"It's unfair! I swear to God, it's really unfair!" said Mohamed Ammar, a cab driver.
In Stamford, a banker is thankful and relieved.
"I don't have a lot to say about the case beyond the fact that I think the outcome speaks for itself," said William Bryan Jennings, a banker.
Connecticut prosecutors dropped theft, assault and hate crime charges against former Morgan Stanley executive William Bryan Jennings of Darien.
"We appreciate the decision of the prosecutor in dropping the charge and making that decision. We both appreciate that," said Eugene Riccio, defense attorney.
Cab driver Mohammed Ammar claimed Jennings attacked him with a knife last December after the banker refused to pay the fare for a ride from Hell's Kitchen to Jennings's mansion in Darien, Connecticut. Police arrested Jennings for a hate crime attack after he allegedly yelled at the Egyptian-born taxi driver, "I'm going to kill you. You should go back to your country."
In Superior Court Monday morning, the 45-year-old learned prosecutors refused to move forward with the case because the cab driver concealed evidence, specifically the knife allegedly used in the attack.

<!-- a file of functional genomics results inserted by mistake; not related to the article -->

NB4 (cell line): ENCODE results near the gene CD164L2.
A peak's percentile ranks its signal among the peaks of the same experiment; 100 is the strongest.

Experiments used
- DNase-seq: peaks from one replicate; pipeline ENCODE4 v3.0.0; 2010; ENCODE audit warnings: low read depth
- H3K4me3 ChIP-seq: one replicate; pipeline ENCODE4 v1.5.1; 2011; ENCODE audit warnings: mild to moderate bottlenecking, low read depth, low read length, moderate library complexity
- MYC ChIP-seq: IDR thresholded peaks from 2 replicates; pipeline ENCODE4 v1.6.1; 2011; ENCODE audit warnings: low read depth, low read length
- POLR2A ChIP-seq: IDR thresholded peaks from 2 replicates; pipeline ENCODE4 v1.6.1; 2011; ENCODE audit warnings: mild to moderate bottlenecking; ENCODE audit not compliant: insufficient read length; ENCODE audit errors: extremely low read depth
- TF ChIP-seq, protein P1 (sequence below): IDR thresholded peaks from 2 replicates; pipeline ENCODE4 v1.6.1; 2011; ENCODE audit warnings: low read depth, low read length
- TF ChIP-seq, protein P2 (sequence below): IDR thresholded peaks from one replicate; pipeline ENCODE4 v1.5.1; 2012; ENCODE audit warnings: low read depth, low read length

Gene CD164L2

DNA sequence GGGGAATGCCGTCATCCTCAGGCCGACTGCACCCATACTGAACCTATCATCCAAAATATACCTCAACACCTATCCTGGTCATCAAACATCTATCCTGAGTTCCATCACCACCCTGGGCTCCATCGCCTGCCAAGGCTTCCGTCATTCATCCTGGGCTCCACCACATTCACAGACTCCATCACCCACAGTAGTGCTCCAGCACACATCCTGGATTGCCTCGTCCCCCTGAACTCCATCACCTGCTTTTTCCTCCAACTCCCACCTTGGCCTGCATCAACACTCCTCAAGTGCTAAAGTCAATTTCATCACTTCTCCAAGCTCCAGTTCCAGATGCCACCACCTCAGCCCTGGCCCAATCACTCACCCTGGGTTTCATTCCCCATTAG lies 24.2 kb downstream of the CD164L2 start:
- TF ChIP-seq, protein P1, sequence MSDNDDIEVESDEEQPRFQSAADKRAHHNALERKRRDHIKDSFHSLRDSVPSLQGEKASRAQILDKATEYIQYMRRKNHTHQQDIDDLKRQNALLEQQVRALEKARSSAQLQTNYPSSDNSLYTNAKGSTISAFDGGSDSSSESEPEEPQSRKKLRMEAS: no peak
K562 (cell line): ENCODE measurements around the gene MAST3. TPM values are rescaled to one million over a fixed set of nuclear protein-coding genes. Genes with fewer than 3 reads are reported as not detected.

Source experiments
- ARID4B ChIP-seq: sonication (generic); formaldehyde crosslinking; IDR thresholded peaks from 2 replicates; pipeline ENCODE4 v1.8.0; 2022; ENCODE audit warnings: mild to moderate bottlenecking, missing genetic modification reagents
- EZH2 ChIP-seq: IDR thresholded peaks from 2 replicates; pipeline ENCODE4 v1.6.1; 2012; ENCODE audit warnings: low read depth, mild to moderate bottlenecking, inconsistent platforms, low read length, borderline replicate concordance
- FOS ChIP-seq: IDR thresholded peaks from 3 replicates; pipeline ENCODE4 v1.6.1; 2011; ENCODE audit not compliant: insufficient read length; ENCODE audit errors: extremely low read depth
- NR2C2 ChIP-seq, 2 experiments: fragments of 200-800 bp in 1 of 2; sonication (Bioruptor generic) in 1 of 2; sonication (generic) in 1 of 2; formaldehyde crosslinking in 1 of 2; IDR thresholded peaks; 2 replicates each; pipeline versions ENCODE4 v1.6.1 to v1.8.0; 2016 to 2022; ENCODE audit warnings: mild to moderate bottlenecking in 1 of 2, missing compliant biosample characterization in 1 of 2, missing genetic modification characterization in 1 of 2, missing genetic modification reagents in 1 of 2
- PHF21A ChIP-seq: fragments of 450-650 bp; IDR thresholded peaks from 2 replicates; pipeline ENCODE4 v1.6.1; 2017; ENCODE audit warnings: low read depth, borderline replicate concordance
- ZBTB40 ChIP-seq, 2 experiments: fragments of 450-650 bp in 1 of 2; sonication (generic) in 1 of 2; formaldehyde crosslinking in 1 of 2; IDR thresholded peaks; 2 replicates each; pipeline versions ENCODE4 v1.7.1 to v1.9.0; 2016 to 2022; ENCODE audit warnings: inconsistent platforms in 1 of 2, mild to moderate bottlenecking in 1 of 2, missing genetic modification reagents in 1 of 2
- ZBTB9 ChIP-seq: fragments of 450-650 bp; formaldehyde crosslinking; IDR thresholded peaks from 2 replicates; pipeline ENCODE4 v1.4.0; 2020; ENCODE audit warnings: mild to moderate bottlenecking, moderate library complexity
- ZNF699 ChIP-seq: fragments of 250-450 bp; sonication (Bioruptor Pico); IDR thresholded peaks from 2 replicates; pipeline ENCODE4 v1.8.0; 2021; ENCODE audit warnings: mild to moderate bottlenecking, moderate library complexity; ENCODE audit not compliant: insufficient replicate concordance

But Ammar's attorney says his client didn't conceal the knife, he just didn't know he had it until weeks later when he noticed something in his cab.
"He didn't know what it was; he didn't know whose it was. He picked it up and he realized at that point he's holding the knife that may have been the knife that was used," said Hassan Ahmad, Ammar's attorney.
The Council on American-Islamic Relations now wants federal investigators to pursue the case. Ammar needed stitches on his hand after the alleged tussle with Jennings.
"The case is going to be closed and this guy is going to get away with it. He's going to run away with it. After all what happened to me, I am very sad. I am very upset," Ammar said.
"It's been a difficult ordeal for my family and a lot of my friends and without their support we wouldn't have been able to get through it," Jennings said.
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